History. Smithton High School students involved in ‘The Tunnerminnerwait project: Bringing his story home’ last week travelled to the place where the Indigenous freedom fighter’s story came to a close.
The History and English Extension and Visual Arts classes visited historically relevant sites in Melbourne from Wednesday October 19 to Friday October 21 as part of their research for the project.
Through collaboration with Circular Head Aboriginal Corporation and local tour guide Rob Saltmarsh, the students are researching the historical figure and will unveil a commemorative sign on the 175th anniversary of his death early next year.
Tunnerminnerwait was born on Robbins Island in 1811. He is an important figure in Australia’s frontier conflict history and often overshadowed by more prominent historical figures.
After a resistance to the European invasion, Tunnerminnerwait and his companion Maulboyheenner were trialled and executed on January 20, 1842 at the Old Melbourne Gaol.
The local project received a $3500 grant during round one of Circular Head Council’s 2016/2017 Community Small Grants Scheme earlier this year, which will be used to create the commemorative signage.
As part of their research for this monument, students retraced Tunnerminnerwait’s footsteps throughout Melbourne for the Victorian component of his life. They visited historical places such as the Old Melbourne Gaol, the Queen Victoria Market, the Melbourne Museum, State Library of Victoria and the recently established ‘Standing by Tunnerminnerwait and Maulboyheenner’ monument on the corner of Victoria and Franklin streets.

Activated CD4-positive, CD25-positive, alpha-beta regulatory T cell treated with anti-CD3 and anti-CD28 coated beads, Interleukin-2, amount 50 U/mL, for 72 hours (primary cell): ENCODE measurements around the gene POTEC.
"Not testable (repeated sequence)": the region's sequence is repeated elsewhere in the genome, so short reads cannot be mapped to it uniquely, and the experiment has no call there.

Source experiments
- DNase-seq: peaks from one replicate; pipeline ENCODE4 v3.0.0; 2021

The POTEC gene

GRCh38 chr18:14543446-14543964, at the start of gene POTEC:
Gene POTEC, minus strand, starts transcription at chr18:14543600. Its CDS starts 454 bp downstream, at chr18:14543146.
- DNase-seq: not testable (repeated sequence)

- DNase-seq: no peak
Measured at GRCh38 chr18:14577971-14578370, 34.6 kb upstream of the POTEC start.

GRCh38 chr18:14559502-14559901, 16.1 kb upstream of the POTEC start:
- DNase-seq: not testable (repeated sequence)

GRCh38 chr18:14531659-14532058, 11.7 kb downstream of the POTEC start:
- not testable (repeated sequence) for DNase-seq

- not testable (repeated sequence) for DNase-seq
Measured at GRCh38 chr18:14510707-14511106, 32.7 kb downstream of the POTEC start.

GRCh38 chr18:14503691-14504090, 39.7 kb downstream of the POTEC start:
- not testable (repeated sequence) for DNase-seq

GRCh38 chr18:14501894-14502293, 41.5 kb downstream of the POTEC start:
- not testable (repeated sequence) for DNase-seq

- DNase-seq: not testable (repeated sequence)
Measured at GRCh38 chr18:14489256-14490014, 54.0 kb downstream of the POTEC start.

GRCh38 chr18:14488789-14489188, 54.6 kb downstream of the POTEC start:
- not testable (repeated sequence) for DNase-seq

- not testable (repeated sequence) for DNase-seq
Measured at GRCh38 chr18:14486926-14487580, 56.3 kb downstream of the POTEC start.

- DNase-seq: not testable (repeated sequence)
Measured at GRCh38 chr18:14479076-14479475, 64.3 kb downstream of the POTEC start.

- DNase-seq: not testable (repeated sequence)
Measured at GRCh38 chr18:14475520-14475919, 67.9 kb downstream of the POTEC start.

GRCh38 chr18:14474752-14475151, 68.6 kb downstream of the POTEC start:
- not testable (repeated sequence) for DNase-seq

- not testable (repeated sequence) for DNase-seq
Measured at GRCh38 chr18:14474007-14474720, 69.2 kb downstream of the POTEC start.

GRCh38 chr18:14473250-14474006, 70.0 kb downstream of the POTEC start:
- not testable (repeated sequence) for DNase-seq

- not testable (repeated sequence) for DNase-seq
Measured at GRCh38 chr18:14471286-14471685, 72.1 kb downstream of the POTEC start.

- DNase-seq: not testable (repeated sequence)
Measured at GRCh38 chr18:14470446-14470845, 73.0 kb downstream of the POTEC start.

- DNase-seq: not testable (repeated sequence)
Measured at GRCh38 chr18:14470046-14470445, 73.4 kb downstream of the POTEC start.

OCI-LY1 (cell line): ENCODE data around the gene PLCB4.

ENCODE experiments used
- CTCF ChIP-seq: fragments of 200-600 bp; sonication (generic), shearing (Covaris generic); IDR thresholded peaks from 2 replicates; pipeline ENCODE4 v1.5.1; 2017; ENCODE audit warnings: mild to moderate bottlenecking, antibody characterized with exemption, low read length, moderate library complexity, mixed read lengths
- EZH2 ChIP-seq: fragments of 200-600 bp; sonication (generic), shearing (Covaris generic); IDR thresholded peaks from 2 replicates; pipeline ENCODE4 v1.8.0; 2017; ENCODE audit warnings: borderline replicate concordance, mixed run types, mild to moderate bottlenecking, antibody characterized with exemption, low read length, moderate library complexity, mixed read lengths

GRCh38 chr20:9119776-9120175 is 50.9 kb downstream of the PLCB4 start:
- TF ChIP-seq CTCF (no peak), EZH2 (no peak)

“Walking through the Old Melbourne Gaol, through to the monument and where they are buried – it gave me an idea of what would have happened on the day,” year nine student Brittany Russell said of the trip.
“I was thinking about what I would have seen if I was there.”
Ellie Gale, year nine, said it was important to share this local history with the wider community.
“We’re shining a light on a story that was forbidden for a long time.”
Eleven students attended the excursion accompanied by CHAC’s Camilla Woolley, Rob Saltmarsh and Smithton High School’s Tim Dunham, Dione Parker and Peter Benson.
Assistant principal Mr Dunham said the educational tour provided valuable historical information for the project as well as a personal growth experience.
“We now know a lot about the story so the next step now is to focus on what we want the sign to represent and then take this story to the Circular Head community.”
The Tunnerminnerwait project: Bringing his story home, will culminate in the unveiling of a commemorative sign located at Green Point, Marrawah on January 20, 2017 for the 175th anniversary of his execution.